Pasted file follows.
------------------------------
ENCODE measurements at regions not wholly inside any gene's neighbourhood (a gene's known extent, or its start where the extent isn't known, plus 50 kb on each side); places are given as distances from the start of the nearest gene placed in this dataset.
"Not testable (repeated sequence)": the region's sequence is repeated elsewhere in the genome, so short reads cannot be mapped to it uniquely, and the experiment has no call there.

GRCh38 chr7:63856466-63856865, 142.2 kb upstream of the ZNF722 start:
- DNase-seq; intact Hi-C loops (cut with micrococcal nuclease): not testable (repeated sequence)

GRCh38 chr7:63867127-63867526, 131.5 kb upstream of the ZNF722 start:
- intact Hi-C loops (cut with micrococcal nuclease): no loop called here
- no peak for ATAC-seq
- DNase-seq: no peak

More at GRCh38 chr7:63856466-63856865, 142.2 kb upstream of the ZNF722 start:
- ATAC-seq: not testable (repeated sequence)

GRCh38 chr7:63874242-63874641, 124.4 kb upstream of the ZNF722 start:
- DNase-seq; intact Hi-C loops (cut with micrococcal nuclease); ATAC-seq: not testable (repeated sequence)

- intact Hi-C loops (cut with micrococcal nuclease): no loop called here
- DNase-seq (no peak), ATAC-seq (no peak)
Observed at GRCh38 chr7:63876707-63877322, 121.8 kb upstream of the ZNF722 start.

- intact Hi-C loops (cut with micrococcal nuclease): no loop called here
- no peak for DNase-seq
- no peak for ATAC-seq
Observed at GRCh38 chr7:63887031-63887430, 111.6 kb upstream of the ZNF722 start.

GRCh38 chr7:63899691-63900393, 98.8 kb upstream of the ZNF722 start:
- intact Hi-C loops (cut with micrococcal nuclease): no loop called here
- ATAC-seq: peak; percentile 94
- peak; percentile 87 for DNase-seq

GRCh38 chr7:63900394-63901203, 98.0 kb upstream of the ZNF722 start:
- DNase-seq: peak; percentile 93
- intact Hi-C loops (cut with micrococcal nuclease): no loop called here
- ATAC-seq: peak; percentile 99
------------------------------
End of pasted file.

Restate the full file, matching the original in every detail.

ENCODE measurements at regions not wholly inside any gene's neighbourhood (a gene's known extent, or its start where the extent isn't known, plus 50 kb on each side); places are given as distances from the start of the nearest gene placed in this dataset.
"Not testable (repeated sequence)": the region's sequence is repeated elsewhere in the genome, so short reads cannot be mapped to it uniquely, and the experiment has no call there.

GRCh38 chr7:63856466-63856865, 142.2 kb upstream of the ZNF722 start:
- DNase-seq; intact Hi-C loops (cut with micrococcal nuclease): not testable (repeated sequence)

GRCh38 chr7:63867127-63867526, 131.5 kb upstream of the ZNF722 start:
- intact Hi-C loops (cut with micrococcal nuclease): no loop called here
- no peak for ATAC-seq
- DNase-seq: no peak

More at GRCh38 chr7:63856466-63856865, 142.2 kb upstream of the ZNF722 start:
- ATAC-seq: not testable (repeated sequence)

GRCh38 chr7:63874242-63874641, 124.4 kb upstream of the ZNF722 start:
- DNase-seq; intact Hi-C loops (cut with micrococcal nuclease); ATAC-seq: not testable (repeated sequence)

- intact Hi-C loops (cut with micrococcal nuclease): no loop called here
- DNase-seq (no peak), ATAC-seq (no peak)
Observed at GRCh38 chr7:63876707-63877322, 121.8 kb upstream of the ZNF722 start.

- intact Hi-C loops (cut with micrococcal nuclease): no loop called here
- no peak for DNase-seq
- no peak for ATAC-seq
Observed at GRCh38 chr7:63887031-63887430, 111.6 kb upstream of the ZNF722 start.

GRCh38 chr7:63899691-63900393, 98.8 kb upstream of the ZNF722 start:
- intact Hi-C loops (cut with micrococcal nuclease): no loop called here
- ATAC-seq: peak; percentile 94
- peak; percentile 87 for DNase-seq

GRCh38 chr7:63900394-63901203, 98.0 kb upstream of the ZNF722 start:
- DNase-seq: peak; percentile 93
- intact Hi-C loops (cut with micrococcal nuclease): no loop called here
- ATAC-seq: peak; percentile 99